TELECOM Digest OnLine - Sorted: Re: Texas Sues Vonage Over 911 Problem

Re: Texas Sues Vonage Over 911 Problem

DevilsPGD (
Tue, 22 Mar 2005 16:24:32 -0700

In message <> Jack Decker
<jack-yahoogroups@withheld on request> wrote:

> A Vonage spokeswoman said the company was surprised to hear of the
> litigation and pointed out there are numerous references, both on the
> Internet and material mailed to customers, explaining the 911
> service's limitations and its proactive nature. Abbott's office
> contacted New Jersey-based Vonage about a week ago asking for
> marketing materials and other information; the company hadn't heard
> anything since it replied with the materials two days ago, the
> spokeswoman said.

I've said it before, and I'll say it again: Vonage should not be
offering 911 at all, rather, they should be highlighting the fact that
emergency call centers do not allow Vonage to route emergency calls to
the right place (so their only option is to dump the call to an
administrative number.)

Personally, I'd rather have attempts to dial 911 get the "Stop, this
phone does not have 911 service" then get through to someone who can't
or won't help.

[TELECOM Digest Editor's Note: But wouldn't the ideal arrangement be
like here? A number designated for 'emergency but not 911' phone is
terminated on the consoles of the persons who respond for police, etc,
and they are tipped off "if this line, with its unusual cadence in
ringing goes off, it is to be treated like any other emergency call".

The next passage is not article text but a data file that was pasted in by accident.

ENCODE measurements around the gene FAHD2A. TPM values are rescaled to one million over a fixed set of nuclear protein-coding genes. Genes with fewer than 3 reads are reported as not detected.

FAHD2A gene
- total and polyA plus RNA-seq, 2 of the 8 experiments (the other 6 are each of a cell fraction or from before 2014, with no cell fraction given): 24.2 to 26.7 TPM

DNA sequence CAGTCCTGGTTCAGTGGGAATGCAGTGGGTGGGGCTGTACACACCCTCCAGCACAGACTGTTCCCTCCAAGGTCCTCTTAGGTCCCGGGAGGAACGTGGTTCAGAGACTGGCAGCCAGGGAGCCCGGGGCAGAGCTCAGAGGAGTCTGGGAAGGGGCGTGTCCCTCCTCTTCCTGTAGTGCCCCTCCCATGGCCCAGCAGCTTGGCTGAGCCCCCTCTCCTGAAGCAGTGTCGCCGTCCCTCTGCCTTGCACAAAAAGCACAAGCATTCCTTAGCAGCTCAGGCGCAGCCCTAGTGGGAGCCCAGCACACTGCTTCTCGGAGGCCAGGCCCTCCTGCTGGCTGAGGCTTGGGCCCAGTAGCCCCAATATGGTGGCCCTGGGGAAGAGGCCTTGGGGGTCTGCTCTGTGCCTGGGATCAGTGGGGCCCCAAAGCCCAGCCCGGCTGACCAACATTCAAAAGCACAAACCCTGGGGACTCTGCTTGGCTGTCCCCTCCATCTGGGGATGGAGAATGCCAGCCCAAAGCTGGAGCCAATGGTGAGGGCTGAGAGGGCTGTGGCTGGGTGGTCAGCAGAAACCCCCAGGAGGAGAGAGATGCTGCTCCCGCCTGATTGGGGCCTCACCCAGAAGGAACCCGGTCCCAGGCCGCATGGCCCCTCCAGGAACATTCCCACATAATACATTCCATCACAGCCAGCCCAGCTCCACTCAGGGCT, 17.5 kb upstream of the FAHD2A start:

Our dispatchers answer not only the occassional 911 call, but they
also answer for the city hall offices. The PSAP people (at Vonage, and
elsewhere) are told to connect with them as needed _using one of the
back lines_ on the city hall group; a line which would almost never
get calls on its own. Now, if _that phone_ rings/flashes, treat it as
a priority emergency call. The same woman sitting there taking calls
for the city hall centrex/switchboard sees that one phone give out a
continuous (never pausing) ring with the light on the wall flashing at
a furious pace says 'ah, it is an emergency call from a system which
cannot (for whatever reason) use 911. She answers it and makes
dispatch as needed. Does not seem like that major of problem. That
single phone, by the way, also has a caller-ID device on it, and a
rather detailed map on the wall as well, so the dispatcher gets the
essence of the desired information, even if not every single bit of
it. Ah, but that would involve _training_ the dispatchers in possibly
a new procedure. Do you think their Civil Servants Union would allow
that sort of a requirement?

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